Sunday, August 16, 2015

Consumption Smoothing and Adjusting Your Frugality Setting

Consumption smoothing is the economic concept used to express the desire of people to have a stable path of consumption throughout their lifetimesThe ideal consumption smoothing case, assuming no bequest motives, is to save just enough during your working years to be able to spend your retirement savings to fund about same lifestyle in your retirement years, and to die broke. Of course since we don't know how long we'll live, or exactly what our expenses will be in retirement, this is a difficult ideal to achieve.

To give yourself a reasonable margin of safety for retirement, you may need to be more frugal in your accumulation years than you want to be. Conversely, if your investment returns were better than expected, or perhaps you were just more frugal than you had to be while working and saving, it might be reasonable to be less frugal in your retirement years than you disciplined yourself to be in your accumulation years. Your consumption smoothing may not end up being ideal, but perhaps it then makes sense to work on overcoming your previously virtuous frugality, and spending more to enjoy your remaining years more.

I see some working people being less frugal than I think is prudent, and this may result in significant reductions in their lifestyles when they retire. They probably need to think more about consumption smoothing. But I also see some retired people being overly frugal after many years of assiduously developing and practicing great savings habits during their accumulation years. Consequently, they may be depriving themselves and perhaps their significant others of the fruits of their many years of working and saving. 

It's hard for most working people to save too much these days, so most of them should be saving as much as they possibly can for retirement. But for those of us who have been frugal, have saved diligently during our accumulation years, and perhaps have achieved good investment returns, it might take some work to shift the frugality gear down a notch or two in retirement.

I've seen more than one Boglehead post about the challenges of shifting from the frugality mentality of the accumulation years to a less frugal mentality, once they've realized that they've accumulated more wealth than they need to last them the rest of their lives. I've had to work on this myself, and it's still a work in progress.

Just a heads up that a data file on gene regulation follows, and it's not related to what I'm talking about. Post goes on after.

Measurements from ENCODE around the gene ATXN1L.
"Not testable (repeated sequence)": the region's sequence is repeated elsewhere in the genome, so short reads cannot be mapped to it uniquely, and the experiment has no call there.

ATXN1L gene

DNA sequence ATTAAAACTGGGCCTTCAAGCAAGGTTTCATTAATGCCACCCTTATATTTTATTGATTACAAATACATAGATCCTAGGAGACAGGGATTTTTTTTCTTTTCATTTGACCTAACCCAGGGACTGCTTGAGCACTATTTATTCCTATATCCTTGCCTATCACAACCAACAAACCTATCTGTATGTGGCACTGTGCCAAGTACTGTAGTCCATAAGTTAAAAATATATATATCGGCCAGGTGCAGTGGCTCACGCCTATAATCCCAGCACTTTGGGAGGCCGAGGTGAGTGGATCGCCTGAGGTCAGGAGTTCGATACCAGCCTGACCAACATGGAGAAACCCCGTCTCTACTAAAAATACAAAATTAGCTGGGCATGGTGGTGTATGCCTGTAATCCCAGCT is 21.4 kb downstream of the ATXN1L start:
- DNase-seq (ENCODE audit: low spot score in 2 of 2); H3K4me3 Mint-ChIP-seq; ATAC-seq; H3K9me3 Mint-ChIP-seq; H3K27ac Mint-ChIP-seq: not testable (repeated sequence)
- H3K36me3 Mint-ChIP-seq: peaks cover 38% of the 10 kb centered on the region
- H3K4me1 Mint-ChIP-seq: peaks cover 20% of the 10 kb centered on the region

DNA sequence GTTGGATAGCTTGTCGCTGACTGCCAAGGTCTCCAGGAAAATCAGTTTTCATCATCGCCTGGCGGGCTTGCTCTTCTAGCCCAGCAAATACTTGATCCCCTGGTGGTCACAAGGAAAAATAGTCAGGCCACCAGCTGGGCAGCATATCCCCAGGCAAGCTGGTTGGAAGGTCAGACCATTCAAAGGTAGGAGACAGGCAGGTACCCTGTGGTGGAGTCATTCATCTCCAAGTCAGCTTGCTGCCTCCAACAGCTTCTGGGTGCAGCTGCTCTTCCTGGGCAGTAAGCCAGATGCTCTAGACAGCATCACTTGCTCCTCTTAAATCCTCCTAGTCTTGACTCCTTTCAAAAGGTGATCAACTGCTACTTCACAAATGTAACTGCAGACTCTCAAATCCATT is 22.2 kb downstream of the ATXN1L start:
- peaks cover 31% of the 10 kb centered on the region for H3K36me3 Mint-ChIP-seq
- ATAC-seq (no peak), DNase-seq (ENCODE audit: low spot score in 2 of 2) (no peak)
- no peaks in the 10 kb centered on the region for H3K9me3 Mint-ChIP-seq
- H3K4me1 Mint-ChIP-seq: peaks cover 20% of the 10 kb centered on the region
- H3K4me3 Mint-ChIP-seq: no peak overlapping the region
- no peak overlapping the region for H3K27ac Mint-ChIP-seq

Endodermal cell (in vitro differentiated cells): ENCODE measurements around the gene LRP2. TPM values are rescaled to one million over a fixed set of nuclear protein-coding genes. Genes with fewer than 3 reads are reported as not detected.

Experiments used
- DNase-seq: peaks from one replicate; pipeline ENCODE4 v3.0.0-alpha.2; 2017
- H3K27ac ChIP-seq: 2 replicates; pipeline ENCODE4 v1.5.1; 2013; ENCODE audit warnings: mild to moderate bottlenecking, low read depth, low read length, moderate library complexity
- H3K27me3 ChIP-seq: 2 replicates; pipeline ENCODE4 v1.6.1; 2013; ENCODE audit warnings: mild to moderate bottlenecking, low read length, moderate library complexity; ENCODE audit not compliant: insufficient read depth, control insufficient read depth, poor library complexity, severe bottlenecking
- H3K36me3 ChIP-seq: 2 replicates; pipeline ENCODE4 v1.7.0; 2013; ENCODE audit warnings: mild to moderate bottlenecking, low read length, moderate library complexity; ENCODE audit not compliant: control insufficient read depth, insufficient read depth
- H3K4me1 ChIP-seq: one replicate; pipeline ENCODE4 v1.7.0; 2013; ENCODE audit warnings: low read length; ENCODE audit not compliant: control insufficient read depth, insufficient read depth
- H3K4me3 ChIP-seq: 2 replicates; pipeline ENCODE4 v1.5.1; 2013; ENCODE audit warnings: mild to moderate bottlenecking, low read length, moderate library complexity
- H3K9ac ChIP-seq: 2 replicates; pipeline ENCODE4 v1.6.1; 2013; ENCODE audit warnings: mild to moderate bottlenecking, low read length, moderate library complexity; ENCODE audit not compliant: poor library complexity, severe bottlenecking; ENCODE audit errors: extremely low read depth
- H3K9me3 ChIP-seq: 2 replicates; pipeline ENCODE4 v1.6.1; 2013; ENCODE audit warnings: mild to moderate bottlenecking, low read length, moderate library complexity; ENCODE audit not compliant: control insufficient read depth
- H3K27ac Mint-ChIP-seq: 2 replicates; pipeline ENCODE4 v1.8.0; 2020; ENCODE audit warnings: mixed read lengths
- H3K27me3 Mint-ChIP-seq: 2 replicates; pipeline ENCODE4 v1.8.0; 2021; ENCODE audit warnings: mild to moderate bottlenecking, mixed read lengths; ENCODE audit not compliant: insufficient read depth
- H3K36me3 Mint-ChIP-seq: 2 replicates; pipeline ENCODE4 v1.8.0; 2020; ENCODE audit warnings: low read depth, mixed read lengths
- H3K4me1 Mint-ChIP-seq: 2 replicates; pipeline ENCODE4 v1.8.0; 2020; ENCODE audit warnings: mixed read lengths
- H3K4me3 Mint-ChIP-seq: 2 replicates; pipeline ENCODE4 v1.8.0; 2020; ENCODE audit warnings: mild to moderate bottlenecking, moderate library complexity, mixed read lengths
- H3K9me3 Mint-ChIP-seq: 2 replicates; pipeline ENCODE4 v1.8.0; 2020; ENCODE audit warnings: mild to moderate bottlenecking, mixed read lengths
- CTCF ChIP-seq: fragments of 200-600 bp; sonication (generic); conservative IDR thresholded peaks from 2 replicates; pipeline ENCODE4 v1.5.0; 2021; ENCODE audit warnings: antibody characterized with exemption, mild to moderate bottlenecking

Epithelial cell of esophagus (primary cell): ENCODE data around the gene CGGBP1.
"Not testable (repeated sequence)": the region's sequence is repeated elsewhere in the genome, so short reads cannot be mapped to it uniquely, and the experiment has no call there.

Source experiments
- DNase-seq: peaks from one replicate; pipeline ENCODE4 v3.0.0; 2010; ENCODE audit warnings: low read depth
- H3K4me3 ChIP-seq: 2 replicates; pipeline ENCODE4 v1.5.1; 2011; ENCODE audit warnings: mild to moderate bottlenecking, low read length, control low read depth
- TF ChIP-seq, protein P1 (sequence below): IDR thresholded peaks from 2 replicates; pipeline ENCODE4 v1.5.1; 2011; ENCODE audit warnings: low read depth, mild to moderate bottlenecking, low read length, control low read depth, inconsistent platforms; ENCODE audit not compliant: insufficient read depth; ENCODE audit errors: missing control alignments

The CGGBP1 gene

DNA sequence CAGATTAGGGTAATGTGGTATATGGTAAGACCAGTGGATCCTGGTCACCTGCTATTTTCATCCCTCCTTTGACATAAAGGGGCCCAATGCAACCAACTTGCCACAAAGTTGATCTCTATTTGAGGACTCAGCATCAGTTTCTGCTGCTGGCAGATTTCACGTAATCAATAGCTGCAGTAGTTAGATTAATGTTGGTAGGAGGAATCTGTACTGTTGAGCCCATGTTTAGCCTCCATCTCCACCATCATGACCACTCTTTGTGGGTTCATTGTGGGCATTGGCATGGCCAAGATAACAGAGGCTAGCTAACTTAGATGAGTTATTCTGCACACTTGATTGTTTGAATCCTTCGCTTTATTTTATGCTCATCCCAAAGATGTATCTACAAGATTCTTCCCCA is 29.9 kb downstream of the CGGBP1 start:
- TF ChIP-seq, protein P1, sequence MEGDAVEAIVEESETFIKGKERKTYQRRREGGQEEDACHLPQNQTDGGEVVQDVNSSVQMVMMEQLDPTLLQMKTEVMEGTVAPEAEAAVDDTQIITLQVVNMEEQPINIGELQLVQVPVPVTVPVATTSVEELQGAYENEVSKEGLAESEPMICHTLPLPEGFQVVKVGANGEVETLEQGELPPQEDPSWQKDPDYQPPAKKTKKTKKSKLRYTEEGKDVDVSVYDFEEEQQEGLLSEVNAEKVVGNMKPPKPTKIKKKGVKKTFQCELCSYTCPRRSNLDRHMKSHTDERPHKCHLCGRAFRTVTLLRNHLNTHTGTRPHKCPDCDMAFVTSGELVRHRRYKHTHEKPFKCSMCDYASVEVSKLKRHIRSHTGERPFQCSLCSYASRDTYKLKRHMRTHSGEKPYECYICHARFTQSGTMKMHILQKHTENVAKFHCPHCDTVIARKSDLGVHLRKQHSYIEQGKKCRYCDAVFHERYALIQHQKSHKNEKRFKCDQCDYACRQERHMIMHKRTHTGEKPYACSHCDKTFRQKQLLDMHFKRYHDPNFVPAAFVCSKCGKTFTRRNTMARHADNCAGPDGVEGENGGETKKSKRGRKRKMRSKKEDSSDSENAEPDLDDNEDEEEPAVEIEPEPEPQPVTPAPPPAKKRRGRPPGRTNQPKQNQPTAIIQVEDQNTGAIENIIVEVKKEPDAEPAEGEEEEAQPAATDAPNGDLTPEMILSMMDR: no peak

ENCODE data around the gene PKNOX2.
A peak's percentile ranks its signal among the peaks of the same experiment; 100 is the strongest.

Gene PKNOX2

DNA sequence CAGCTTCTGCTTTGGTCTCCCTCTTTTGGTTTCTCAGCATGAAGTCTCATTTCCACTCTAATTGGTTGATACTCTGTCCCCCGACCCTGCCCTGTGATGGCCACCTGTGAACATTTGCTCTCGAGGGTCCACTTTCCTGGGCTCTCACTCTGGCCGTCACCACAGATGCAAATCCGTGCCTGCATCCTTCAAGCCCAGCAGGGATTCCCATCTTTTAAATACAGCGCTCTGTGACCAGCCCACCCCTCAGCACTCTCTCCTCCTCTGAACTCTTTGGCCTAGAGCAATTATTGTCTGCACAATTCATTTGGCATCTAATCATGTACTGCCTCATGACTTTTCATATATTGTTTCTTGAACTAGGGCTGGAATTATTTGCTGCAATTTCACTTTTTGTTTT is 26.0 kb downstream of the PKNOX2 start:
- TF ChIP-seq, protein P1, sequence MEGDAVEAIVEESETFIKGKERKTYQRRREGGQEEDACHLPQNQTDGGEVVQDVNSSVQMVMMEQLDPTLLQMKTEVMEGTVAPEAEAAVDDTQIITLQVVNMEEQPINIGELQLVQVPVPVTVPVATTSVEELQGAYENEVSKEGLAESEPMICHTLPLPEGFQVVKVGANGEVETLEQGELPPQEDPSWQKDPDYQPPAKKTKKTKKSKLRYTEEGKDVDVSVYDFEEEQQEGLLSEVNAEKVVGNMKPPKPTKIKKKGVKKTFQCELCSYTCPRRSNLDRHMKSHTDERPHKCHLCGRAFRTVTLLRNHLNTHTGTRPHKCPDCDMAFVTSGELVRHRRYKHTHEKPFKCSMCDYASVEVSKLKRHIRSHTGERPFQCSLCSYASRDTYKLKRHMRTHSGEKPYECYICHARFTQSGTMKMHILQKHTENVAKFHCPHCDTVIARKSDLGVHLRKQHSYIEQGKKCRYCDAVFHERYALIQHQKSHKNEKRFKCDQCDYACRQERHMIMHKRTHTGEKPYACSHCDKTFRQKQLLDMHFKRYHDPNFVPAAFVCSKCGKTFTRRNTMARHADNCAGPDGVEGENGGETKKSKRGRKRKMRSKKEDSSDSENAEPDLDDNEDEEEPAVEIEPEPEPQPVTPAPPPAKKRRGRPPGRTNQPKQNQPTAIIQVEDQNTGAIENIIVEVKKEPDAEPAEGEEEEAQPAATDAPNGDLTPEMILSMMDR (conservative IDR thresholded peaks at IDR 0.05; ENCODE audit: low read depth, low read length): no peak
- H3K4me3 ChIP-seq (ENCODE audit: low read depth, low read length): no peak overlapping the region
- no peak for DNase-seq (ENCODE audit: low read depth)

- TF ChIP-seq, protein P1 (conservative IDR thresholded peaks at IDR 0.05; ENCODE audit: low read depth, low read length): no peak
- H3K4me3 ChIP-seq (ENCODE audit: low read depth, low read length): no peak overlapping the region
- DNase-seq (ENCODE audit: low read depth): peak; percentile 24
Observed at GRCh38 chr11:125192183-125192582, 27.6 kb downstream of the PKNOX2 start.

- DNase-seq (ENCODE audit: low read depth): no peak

So all of you working folks, please keep saving as much as you can for retirement. For those of us who've spent many years living below our means so that we can ensure a financially secure retirement, let's remind ourselves that we've met our retirement savings goal, and that we might want to work on developing different spending habits, lest we deprive ourselves and our significant others of enjoying our golden years as much as possible.


  1. This certainly is an issue for me. My COLA'd DB pension covers our needs. In the future, we'll add DW's SS and RMD for each of us. i-orp says to spend down our taxable now, but I like having the cushion.

    We both have LTC insurance. We have a year of liquid taxable funds in addition to tax-deferred and Roth. We could easily cut our spending rate. So, how much more do we need for emergencies? I haven't been able to answer that.

    Another BH

  2. 2 post in a row….nice!

    This one hit a nerve for me…..Ran 3 businesses over a 25 year period and somehow limped away after it was all said and done with ~$11M.

    We live in a nice $600k house and spend a little over a $100k per year. Been living like this for a long time, but suspect we could increase our spending a lot if got ok with letting it go to zero about the time we die….

    But somehow it just seems wrong to spend more than we actually naturally "want" to when in the back of our minds we know that whatever we don't consume will go to cancer research in our estate…..

    The only caveat to this is if our overly greedy government figures out a way to tax it all away before it makes it to our estate.

    If that starts to happen, might as well buy the Ferrari!

  3. No need to spend more than you want to spend to live a happy life (you and your significant other, if you have one). And a bequest motive is a reason to continue your frugality as long as it doesn't deprive you and your loved ones from enjoying life now. Or perhaps you are OK with enjoying life less so you can leave more to your favorite charity; more power to you.

    Like I said--I don't need to spend a lot of money to enjoy life, but I also want to think of others in my life. I certainly don't advocate burning through cash unnecessarily, but just maintaining appropriate perspective. Many people should spend less, some people maybe should spend more.